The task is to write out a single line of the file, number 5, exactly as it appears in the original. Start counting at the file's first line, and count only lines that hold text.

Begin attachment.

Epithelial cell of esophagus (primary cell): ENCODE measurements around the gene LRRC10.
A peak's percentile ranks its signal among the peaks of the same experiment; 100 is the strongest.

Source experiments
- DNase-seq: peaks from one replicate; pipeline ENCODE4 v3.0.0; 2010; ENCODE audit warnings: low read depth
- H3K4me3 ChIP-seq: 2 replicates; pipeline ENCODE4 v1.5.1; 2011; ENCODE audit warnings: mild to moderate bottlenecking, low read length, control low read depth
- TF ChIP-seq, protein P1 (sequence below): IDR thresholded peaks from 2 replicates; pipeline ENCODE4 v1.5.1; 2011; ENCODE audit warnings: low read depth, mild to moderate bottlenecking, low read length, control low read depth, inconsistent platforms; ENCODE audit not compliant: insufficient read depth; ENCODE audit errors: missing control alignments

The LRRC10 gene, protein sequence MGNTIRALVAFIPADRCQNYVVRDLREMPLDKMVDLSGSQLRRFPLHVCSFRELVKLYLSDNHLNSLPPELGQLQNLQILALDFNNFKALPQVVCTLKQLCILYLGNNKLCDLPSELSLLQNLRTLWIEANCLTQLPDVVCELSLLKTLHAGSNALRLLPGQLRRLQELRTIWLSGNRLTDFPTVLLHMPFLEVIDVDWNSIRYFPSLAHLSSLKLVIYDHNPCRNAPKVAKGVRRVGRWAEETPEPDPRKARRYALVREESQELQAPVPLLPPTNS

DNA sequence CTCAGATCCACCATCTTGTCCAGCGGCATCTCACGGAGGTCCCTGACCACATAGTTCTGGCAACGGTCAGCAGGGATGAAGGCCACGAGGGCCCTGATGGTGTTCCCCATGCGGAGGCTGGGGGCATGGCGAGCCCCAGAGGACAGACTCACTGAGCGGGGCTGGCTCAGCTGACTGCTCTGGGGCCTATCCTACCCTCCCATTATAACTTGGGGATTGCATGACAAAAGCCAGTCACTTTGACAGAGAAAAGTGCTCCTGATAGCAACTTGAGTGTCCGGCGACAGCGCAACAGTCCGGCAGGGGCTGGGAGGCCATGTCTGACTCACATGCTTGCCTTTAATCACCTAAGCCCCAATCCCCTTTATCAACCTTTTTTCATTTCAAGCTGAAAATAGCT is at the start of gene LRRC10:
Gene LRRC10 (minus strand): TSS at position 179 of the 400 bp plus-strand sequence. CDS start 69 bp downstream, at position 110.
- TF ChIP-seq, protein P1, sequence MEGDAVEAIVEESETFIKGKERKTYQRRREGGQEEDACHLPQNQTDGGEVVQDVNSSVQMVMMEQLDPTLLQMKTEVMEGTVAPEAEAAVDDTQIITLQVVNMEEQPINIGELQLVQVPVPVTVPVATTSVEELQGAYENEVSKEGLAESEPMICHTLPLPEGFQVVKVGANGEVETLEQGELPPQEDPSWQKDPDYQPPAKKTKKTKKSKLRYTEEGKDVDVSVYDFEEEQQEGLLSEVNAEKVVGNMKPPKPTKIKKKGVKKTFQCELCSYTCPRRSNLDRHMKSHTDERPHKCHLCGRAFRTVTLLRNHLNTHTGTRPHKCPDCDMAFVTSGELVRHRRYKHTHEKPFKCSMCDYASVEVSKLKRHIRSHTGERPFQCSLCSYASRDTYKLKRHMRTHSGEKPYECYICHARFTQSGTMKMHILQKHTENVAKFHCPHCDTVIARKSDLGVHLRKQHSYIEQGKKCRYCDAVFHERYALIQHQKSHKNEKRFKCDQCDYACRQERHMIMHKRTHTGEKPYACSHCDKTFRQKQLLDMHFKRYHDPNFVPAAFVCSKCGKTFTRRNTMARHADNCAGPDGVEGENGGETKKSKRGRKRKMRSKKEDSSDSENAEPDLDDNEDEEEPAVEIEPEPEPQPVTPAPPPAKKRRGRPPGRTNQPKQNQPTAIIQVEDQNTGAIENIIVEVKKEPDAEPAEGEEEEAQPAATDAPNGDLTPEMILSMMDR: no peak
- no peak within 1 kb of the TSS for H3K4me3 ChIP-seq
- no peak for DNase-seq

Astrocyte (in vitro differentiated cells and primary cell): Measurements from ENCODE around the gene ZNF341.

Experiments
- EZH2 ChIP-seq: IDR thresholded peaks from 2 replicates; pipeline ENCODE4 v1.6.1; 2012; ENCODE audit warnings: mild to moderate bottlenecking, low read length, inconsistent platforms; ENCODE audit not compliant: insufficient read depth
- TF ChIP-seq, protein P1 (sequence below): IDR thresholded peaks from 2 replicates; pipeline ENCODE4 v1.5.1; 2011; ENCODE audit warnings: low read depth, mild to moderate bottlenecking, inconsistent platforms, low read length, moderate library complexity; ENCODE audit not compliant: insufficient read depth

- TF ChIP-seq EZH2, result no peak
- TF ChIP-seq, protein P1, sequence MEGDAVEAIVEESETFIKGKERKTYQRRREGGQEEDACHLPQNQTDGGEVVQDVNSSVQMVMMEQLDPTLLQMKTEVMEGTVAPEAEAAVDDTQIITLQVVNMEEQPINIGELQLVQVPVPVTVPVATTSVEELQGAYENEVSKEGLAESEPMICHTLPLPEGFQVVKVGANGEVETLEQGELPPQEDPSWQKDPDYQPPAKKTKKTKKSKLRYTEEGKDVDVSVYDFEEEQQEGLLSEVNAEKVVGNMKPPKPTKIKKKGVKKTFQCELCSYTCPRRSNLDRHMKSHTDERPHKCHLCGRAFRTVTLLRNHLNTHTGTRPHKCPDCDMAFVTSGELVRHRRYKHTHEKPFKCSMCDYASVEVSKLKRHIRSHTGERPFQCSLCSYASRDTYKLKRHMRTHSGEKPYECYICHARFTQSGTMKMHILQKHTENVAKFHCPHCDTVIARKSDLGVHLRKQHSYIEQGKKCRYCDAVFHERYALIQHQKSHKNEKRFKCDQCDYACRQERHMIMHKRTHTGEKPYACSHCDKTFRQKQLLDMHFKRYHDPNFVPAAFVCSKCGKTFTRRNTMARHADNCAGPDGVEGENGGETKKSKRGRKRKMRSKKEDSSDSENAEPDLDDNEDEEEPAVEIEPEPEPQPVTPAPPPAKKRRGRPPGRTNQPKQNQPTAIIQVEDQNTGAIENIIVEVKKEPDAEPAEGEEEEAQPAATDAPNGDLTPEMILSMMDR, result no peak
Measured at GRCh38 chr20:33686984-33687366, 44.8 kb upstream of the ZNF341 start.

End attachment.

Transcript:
- H3K4me3 ChIP-seq: 2 replicates; pipeline ENCODE4 v1.5.1; 2011; ENCODE audit warnings: mild to moderate bottlenecking, low read length, control low read depth